Some of the inhabitants of this area before the Conquest were the Cohuixas and the Chontals. The indigenous community located at what is now the southern edge of the town dates back to at least 350 C. E. This community was an important regional ceremonial center as well as the headquarters for the guardian soldiers. It was also closely associated with the production of cotton and cotton products, a valuable commodity at the time. Ixcateopan was one of the last cities to be subjugated by the Aztec Empire. The location served as a point to gather and then distribute tribute from surrounding areas. Mexica from other parts of the Aztec Empire, including soldiers, came here due to the wars between them and the Purépecha Empire. Because of this, Ixcateopan, originally a purely Chontal city, became multicultural.
Cuauhtémoc, the last Aztec emperor, was born here in 1501. His mother, Cuayauhtitali, was the daughter of the lord of Ixcateopan. Shortly before Cuauhtémoc was born, Ixcateopan was subjugated by the Aztecs and Cuayauhtitli was captured and brought to Tenochtitlan. There she met prince Ahuizotl, who married her. Cuahtémoc was born of this union. Cuauhtémoc was educated in Tenochtitlan and then sent back to Ixcateopan. In 1519, he was called back to the Aztec capital to help defend it against the Spanish. After the deaths of Emperors Moctezuma II and, a short time later, Cuitláhuac, Cuauhtémoc became emperor, but was a captive of Hernán Cortés when Tenochtitlan fell in 1521. After enduring much torture, he and nine other Aztec lords were hung near a place called Izancánac in what is now Chiapas state. The remains of Cuauhtemoc, the other Aztec lords and a priest who opposed their execution were brought to Ixcateopan and buried here. From that time to the mid-20th fotos de ixcateopan de cuauhtemoc guerrero century, the whereabouts of his tomb remained unknown.
Fray Torbio de Benavente, the local evangelist, and Fray Bernardino de Sahagún wrote texts about the death and burial of Cuauhtémoc which were initially kept at the Church of San Hipólito in Mexico City but somehow wound up in the hands of the family of Salvador Rodriguez Juárez, who was the doctor of Ixcateopan in the first half of the 20th century. The documents had been passed down in his family for generations. They told of how Cuauhtémoc’s body had been recovered and brought to Ixcateopan and initially buried at the palace of his maternal grandparents in 1525. In 1529, Fray Toribio de Benavente had the body moved to a spot in front of the destroyed pagan temple, where the Church of Santa María de la Asunción would be built over him. The documents indicated that this tomb was nearly directly under the main altar of the church. After Rodríguez Juárez showed the documents to elders at the parish church, the Instituto Nacional de Antropología e Historia (INAH) was contacted, which sent archeologist Eulalia Guzmán to investigate the authenticity of the documents. After examining the documents, investigating the oral traditions of the area and other archeological and historical evidence, it was decided to excavate in the place where the documents indicated.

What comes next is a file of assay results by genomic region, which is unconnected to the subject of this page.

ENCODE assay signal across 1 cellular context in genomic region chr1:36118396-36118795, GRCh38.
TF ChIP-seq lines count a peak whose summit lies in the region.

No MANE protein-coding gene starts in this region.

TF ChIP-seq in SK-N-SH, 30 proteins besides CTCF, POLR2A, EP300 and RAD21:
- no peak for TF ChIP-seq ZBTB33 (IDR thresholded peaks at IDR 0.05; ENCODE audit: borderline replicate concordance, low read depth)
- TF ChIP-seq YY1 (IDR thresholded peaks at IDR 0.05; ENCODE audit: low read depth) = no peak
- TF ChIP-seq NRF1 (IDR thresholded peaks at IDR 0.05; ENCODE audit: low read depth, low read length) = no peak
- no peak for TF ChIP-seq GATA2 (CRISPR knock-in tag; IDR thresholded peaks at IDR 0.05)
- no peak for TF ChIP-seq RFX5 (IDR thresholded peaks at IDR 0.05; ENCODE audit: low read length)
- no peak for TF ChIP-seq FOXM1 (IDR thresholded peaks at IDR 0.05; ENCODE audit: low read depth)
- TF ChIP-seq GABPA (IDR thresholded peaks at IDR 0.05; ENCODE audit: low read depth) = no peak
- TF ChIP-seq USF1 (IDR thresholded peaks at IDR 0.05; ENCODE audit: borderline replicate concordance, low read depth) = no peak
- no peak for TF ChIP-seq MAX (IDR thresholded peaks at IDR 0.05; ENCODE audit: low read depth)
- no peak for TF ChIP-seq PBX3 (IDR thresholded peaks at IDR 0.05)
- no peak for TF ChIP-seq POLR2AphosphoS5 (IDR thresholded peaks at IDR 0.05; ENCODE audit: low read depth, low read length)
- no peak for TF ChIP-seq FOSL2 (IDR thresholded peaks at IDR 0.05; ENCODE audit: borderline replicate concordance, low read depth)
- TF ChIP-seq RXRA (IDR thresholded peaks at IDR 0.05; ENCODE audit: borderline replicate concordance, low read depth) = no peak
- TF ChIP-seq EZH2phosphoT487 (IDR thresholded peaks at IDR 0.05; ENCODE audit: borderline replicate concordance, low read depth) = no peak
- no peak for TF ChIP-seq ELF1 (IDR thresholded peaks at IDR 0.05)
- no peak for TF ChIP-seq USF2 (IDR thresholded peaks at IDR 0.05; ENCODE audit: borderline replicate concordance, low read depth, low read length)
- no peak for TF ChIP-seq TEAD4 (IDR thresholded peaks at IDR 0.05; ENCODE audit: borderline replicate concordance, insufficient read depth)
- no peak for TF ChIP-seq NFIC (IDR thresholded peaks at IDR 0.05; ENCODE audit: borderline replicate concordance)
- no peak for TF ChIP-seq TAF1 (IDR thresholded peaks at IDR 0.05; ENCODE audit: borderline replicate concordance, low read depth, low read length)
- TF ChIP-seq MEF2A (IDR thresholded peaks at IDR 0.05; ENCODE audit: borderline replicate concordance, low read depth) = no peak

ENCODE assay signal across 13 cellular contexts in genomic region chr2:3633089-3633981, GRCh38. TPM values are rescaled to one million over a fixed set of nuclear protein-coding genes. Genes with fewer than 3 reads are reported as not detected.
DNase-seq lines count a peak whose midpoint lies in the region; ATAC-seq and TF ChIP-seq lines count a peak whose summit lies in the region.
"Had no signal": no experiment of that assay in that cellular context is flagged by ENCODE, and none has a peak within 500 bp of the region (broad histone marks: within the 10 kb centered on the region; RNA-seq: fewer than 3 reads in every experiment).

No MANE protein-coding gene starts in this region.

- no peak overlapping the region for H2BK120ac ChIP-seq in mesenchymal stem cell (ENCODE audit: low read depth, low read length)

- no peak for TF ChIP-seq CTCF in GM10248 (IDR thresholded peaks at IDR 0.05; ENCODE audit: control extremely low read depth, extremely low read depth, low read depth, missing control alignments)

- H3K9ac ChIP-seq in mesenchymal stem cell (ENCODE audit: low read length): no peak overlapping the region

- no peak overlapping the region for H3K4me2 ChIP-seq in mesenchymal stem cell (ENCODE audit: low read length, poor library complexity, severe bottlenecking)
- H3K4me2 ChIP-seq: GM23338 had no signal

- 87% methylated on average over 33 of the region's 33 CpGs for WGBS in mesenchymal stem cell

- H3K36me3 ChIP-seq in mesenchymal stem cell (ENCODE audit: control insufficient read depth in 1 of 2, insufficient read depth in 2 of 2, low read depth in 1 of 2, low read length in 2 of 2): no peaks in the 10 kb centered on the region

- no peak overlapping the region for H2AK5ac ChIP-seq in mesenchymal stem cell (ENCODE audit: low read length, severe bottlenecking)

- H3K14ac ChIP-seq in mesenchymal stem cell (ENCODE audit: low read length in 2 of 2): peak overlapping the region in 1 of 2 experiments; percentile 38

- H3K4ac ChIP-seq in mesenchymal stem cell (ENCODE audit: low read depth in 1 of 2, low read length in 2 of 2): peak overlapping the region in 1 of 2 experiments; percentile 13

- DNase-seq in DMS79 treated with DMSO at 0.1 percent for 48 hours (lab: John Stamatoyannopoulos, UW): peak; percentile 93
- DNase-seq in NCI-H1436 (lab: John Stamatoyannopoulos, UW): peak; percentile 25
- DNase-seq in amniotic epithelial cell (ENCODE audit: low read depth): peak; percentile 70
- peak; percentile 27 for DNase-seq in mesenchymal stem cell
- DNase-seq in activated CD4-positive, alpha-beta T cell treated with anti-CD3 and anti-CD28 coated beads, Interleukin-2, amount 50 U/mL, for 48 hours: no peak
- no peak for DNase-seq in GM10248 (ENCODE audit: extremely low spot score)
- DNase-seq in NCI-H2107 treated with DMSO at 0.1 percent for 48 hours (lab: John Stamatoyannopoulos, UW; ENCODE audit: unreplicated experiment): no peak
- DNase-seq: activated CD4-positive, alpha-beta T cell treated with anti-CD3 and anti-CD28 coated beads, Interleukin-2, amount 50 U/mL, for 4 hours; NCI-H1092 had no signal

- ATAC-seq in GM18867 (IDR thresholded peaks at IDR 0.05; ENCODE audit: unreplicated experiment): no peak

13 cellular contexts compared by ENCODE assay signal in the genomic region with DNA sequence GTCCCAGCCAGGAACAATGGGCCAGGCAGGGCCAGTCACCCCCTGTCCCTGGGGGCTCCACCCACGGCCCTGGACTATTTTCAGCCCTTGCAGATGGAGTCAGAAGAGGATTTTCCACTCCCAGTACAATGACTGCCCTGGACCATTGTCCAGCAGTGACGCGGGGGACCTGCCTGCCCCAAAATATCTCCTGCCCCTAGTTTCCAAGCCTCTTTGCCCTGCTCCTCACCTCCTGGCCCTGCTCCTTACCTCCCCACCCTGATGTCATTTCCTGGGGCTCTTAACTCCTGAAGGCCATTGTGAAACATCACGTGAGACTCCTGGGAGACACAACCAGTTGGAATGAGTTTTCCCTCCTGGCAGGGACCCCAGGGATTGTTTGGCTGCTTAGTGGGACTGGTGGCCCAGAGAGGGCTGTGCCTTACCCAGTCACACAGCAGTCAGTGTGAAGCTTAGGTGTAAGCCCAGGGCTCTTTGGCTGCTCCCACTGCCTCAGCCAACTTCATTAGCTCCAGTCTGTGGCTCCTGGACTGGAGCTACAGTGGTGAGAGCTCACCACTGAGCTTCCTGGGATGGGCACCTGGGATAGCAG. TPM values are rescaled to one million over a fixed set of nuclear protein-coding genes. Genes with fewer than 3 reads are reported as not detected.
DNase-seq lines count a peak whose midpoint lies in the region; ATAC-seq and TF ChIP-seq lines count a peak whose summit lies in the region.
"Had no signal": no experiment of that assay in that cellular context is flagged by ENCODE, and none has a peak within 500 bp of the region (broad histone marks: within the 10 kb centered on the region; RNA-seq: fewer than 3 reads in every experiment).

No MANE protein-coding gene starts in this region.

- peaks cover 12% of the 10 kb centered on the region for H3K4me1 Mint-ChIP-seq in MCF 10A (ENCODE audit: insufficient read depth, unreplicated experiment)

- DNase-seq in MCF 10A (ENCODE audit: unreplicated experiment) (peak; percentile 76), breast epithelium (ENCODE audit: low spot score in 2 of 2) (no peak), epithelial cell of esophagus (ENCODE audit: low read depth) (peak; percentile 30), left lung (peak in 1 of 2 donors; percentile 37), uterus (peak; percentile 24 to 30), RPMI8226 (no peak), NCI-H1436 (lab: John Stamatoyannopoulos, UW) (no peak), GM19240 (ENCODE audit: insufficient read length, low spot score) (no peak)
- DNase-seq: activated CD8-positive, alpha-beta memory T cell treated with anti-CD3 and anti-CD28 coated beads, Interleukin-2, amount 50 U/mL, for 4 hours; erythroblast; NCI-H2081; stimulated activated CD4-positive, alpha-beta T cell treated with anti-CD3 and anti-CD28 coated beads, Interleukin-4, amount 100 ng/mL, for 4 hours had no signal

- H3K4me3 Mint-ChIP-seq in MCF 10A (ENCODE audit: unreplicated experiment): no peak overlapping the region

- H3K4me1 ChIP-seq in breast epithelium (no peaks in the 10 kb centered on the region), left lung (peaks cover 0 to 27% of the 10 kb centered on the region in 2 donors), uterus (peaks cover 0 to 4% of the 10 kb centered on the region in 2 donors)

From February to September 1949, other investigations corroborated the story related by the documents. The main altar of the church was dismantled and taken away and began to excavate below it. They dug about 1.5 meters down, found a rock layer, which covered a multitude of burials which dated from the early colonial period. Another meter or so down, they found a layer of stucco and adobe bricks, then a layer of large rocks with spaces between them filled in by smaller ones, called a Momeztli. Underneath this was a cavity with an east-west orientation were the remains of several bodies dating from the 16th century. Underneath these was another cavity covered in an oval copper plate with the inscription Rey e S. Coatemo. (“rey” means king in Spanish and Coatemo as an alternative spelling for Cuauhtémoc) Underneath this were other bones, a spear-point, other pieces of metal and remnants of objects long ago rusted. The discovery of Cuauhtemoc’s tomb was announced on 26 September 1949.
The authenticity of the find was challenged, so the INAH sent other teams to investigate the find. Results of the corroborative efforts were mixed with researchers casting doubt on the age of the bones found, the documents that led to their discovery and the authenticity of the artifacts found at the site. In 1976, a Judging Commission determined:
First. That the skeletal remains belong to eight individuals and come from different epochs and different forms of burial. Second. That the young adult mestizo whose remains face and teeth are part of Ichcateopan finding could not have been buried in 1529 [the year of the death of Cuauhtemoc] (…) Fourth. That oral tradition does not start until the 16th century and in its current form is known only since 1949. Fifth. That all documents-both those that gave rise to the finding as presented later-are apocryphal and were developed after 1917 (…) There is no scientific basis for claiming that the remains found on September 26, 1949 in the church of St. Mary of the Assumption, Ichacateopan, Guerrero, are the remains of Cuauhtemoc, the last lord of the Mexica and heroic defender of Mexico-Tenochtitlan
Informe de la Comisión de 1976
Recent investigations determined that the remains are judged not to be of Cuauhtémoc, but instead corresponding to eight different bodies and the skull is female. Early research reports by Eulalia Guzmán, distorted the facts. Today the burial is considered a forgery by archeologists, although many locals and cultural activists still consider it to be genuine.
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